Small Talk

JEFRË shares the in­flu­ences be­hind his works of art and the project he is bring­ing home

Philippine Tatler - - CONTENTS -

In­ter­na­tional artist JEFRË casts the spot­light on small com­mu­ni­ties through his thought-pro­vok­ing art in­stal­la­tions

In­ter­na­tion­ally ac­claimed con­tem­po­rary artist Je­fre ManuelFigueras—known by many as JEFRË—made a name for him­self through var­i­ous public art in­stal­la­tions and projects he has done over the years, among them are “The Code Wall” and “The Beacon,” both found in Lake Nona Med­i­cal City in Florida. Rather than us­ing a par­tic­u­lar medium for his works, his projects are cus­tomised to al­ways re­flect the iden­tity and the cul­ture of the com­mu­nity where they are built. Be­cause of his iconic cre­ations, he was recog­nised by sev­eral award-giv­ing bod­ies in­clud­ing the Marl­bor­ough Gallery in New York City, which named him “Up and Com­ing In­ter­na­tional Public Artist.” A Filipino born and raised in Chicago, he’s now bring­ing his mas­ter­pieces to his home­land, the Philippines. He was pre­vi­ously com­mis­sioned by the SM Group for “Talk­ing Heads” at SM Five E- Com in Pasay City and “Sculp­ture Con­tour Se­ries” at SM Aura Premier. He’s cur­rently work­ing on a project with the Net Group in Boni­fa­cio Global City.

Of all your cre­ations, which is your favourite and what makes it special to you?

To be hon­est, I don’t nec­es­sar­ily have a favourite. What makes a piece a favourite to me is if it’s a suc­cess for the city or a client I’m do­ing it for; ev­ery­thing I do is very spe­cific and re­ally about them. They all bring joy, ex­cite­ment, in­trigue, cre­ativ­ity, and some sort of op­por­tu­nity to cre­ate a des­ti­na­tion piece for each city. You al­ways talk about how you want to cre­ate art that would be­come the next iconic land­mark. Would you have a con­cept and a lo­ca­tion of where you may want that to be? Es­sen­tially, a city that doesn’t have one. When we say Eif­fel Tower, Statue of Lib­erty, and even nat­u­ral won­ders, we all know which city they are in and they are all iden­ti­fied by their land­marks. So I hope one day, I could do that for Manila or even my home­town, San Pe­dro, Ilo­cos Sur. I think that’s an op­por­tu­nity to cre­ate land­marks not only for ma­jor cities but also for smaller towns.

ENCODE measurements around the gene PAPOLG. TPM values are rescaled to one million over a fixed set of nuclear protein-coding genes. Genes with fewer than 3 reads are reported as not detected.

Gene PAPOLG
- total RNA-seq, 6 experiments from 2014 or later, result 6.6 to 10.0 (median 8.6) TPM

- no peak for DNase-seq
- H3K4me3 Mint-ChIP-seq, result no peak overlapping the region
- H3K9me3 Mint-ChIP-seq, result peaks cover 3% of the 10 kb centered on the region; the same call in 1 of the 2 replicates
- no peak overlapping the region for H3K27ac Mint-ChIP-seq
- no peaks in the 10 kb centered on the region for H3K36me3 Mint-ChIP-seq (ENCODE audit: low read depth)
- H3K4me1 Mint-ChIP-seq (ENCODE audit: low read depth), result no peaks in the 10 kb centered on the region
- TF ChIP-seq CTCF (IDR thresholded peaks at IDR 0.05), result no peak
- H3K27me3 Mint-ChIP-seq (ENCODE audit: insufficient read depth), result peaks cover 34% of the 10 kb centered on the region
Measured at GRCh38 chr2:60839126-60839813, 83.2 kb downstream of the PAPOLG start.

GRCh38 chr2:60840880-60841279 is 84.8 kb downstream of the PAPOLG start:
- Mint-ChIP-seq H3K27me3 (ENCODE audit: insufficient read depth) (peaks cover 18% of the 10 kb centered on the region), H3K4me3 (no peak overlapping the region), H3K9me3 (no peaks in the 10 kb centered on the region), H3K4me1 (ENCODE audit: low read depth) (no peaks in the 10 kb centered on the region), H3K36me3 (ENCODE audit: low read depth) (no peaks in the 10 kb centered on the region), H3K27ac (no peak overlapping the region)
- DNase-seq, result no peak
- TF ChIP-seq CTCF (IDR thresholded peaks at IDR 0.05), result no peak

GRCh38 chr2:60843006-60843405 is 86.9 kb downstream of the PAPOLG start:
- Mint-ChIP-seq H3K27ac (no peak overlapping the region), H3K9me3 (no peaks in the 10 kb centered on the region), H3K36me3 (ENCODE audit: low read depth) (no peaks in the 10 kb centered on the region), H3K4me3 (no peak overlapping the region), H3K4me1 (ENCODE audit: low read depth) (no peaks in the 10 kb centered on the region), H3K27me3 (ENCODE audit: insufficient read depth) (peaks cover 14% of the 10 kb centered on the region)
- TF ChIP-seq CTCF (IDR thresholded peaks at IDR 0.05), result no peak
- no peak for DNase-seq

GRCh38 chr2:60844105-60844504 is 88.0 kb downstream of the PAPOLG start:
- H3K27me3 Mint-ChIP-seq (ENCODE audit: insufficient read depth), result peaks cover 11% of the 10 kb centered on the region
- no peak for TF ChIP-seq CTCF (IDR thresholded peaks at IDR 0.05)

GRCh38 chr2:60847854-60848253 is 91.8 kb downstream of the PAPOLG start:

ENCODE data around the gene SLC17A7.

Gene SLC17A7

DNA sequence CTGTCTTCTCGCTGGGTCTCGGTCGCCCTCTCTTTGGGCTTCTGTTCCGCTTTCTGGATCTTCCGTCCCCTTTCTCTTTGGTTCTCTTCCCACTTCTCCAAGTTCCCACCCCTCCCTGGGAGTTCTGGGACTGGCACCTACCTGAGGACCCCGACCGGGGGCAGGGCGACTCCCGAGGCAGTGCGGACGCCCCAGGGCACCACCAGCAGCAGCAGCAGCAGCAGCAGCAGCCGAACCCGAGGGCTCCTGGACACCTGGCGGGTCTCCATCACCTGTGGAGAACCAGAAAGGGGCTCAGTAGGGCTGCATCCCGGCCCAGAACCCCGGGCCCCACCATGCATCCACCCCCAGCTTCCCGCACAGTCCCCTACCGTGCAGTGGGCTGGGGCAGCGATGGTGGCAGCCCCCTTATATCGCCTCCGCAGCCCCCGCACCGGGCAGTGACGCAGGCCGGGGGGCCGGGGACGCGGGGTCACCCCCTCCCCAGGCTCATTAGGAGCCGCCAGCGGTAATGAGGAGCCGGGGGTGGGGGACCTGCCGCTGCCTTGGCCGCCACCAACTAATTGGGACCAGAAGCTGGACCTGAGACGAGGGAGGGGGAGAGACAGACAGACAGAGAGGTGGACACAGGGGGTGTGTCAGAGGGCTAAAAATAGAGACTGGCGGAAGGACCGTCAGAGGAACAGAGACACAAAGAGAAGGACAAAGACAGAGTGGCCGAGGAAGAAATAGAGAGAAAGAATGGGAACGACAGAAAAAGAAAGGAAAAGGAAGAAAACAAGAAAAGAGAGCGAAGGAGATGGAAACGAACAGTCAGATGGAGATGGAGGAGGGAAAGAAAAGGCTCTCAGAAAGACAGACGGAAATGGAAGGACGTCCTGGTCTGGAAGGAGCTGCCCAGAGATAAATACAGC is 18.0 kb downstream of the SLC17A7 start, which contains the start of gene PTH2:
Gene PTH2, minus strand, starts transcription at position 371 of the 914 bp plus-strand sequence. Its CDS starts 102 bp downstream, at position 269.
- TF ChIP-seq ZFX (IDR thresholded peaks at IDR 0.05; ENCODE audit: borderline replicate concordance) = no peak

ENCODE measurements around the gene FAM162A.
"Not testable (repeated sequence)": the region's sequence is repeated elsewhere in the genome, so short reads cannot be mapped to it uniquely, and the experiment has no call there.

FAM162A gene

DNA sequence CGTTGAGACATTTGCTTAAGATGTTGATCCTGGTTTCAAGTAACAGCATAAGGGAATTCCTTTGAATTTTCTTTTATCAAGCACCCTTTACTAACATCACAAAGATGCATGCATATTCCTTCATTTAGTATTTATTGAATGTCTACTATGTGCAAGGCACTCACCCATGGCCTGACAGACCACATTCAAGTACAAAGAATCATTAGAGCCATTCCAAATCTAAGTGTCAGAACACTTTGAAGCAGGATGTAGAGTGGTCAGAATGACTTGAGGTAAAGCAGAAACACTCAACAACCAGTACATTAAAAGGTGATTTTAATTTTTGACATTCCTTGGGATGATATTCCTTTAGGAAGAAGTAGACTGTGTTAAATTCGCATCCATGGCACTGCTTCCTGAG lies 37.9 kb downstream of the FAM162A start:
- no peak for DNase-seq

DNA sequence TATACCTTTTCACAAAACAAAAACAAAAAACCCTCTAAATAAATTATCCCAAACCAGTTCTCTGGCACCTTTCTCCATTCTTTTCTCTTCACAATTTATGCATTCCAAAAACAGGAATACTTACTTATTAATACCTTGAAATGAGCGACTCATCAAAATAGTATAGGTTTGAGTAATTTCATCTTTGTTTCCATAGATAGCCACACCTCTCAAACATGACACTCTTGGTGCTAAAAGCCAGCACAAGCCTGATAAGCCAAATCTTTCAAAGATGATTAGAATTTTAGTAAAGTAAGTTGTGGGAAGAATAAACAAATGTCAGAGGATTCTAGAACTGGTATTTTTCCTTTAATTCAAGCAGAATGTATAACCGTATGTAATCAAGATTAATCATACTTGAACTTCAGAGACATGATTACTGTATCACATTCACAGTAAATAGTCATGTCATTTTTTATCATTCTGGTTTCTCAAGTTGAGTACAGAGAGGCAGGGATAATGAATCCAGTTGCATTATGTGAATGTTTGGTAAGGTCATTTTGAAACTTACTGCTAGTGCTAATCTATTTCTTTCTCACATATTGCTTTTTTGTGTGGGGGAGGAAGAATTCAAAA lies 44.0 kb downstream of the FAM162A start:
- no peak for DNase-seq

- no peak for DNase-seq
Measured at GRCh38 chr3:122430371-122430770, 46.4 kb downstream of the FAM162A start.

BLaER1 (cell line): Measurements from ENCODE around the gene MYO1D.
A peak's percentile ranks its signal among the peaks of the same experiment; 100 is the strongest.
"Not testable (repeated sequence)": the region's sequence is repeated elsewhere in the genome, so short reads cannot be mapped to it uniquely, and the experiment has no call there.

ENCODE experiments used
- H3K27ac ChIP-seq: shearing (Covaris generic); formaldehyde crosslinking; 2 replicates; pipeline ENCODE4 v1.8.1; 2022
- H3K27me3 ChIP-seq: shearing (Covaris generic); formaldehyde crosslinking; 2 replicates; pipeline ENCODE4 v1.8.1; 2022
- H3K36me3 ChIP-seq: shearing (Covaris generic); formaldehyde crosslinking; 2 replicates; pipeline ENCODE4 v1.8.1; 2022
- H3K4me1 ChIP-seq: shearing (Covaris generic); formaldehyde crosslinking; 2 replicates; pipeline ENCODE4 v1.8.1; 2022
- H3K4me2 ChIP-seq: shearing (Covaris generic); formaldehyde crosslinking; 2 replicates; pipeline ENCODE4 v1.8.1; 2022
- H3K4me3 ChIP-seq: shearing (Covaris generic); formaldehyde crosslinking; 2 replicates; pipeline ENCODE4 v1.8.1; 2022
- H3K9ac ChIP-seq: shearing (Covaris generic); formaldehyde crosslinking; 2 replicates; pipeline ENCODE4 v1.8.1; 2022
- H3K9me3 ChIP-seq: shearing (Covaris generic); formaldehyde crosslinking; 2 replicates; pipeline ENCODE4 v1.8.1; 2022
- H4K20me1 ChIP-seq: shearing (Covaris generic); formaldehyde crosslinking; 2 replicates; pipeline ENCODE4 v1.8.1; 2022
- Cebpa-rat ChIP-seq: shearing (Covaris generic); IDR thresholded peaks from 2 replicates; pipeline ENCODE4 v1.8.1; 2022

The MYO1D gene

Who do you con­sider your men­tors?

Philippe Starck, Ai Wei­wei, and Anish Kapoor (who brought public art to main­stream with “Cloud Gate” aka “The Bean” in Chicago and showed the im­pact public art can do for a city).

Do you feel your art is ap­pre­ci­ated in the Philippines?

I was very hon­oured to be one of the first public artists to cre­ate sculp­tures for SM Malls. I’m ex­cited to see how sculp­ture and art­work are now be­ing in­te­grated in new SM projects and by other de­vel­op­ers na­tion­wide.

Though born and raised in the US, your roots re­main very Filipino. Does this have any in­flu­ence on your art? How?

I’m still ex­plor­ing what be­ing a Filipino-Amer­i­can means. I can say that work­ing with Filipino clients is al­most like work­ing with fam­ily in the States. I’m for­tu­nate to have very hard-work­ing par­ents that pro­vided me an ed­u­ca­tion and sup­ported the arts. But what I’m amazed by is how tal­ented, creative, and wel­com­ing Filipinos are.

Tell us about this lat­est project that you are do­ing in BGC.

Still work­ing on the fi­nal de­tails but we are fi­nal­is­ing a gi­ant mo­saic ice­berg sculp­ture and a large dig­i­tal art sculp­ture in Net Park.

HIS CALL­ING For­merly a city plan­ner, he left his job at age 35 af­ter hav­ing a heart at­tack and un­der­go­ing triple by­pass surgery; (inset) The Code Wall and The Beacon at Lake Nona Med­i­cal City in Florida

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